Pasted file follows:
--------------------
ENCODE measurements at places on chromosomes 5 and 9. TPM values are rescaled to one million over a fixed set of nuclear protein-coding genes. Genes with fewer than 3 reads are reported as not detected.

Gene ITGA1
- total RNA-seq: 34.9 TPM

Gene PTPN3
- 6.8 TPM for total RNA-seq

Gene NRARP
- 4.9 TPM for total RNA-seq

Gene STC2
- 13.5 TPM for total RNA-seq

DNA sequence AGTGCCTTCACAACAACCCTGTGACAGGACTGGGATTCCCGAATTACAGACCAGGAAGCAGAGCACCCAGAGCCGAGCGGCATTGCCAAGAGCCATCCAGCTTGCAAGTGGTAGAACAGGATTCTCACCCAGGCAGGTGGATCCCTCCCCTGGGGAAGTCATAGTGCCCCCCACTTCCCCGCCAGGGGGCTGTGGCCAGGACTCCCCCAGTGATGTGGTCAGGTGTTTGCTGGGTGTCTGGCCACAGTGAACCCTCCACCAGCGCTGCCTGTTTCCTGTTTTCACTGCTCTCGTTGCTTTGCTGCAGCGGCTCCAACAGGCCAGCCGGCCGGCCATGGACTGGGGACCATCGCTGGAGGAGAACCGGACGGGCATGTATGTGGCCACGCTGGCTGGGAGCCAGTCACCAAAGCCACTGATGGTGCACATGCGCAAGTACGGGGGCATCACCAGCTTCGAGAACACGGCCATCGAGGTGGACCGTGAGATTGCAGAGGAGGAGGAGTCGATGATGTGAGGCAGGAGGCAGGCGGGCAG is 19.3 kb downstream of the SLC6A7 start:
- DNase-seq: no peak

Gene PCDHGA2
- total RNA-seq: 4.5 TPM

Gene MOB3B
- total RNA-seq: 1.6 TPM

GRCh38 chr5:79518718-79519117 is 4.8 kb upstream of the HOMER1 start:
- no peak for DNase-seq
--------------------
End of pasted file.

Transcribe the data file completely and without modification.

ENCODE measurements at places on chromosomes 5 and 9. TPM values are rescaled to one million over a fixed set of nuclear protein-coding genes. Genes with fewer than 3 reads are reported as not detected.

Gene ITGA1
- total RNA-seq: 34.9 TPM

Gene PTPN3
- 6.8 TPM for total RNA-seq

Gene NRARP
- 4.9 TPM for total RNA-seq

Gene STC2
- 13.5 TPM for total RNA-seq

DNA sequence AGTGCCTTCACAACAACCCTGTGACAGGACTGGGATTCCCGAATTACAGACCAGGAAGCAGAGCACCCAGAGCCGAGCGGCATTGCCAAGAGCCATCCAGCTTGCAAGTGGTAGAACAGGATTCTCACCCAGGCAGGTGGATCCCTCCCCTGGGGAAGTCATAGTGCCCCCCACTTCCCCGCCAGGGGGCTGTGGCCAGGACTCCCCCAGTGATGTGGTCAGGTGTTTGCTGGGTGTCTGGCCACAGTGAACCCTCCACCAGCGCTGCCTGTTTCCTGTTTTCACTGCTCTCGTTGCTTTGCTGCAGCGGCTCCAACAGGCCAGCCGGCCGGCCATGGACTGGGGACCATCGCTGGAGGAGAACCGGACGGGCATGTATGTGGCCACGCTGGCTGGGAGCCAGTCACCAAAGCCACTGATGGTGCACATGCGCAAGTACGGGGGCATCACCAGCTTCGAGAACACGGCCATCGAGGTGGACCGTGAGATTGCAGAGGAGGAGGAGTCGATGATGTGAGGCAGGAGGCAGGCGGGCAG is 19.3 kb downstream of the SLC6A7 start:
- DNase-seq: no peak

Gene PCDHGA2
- total RNA-seq: 4.5 TPM

Gene MOB3B
- total RNA-seq: 1.6 TPM

GRCh38 chr5:79518718-79519117 is 4.8 kb upstream of the HOMER1 start:
- no peak for DNase-seq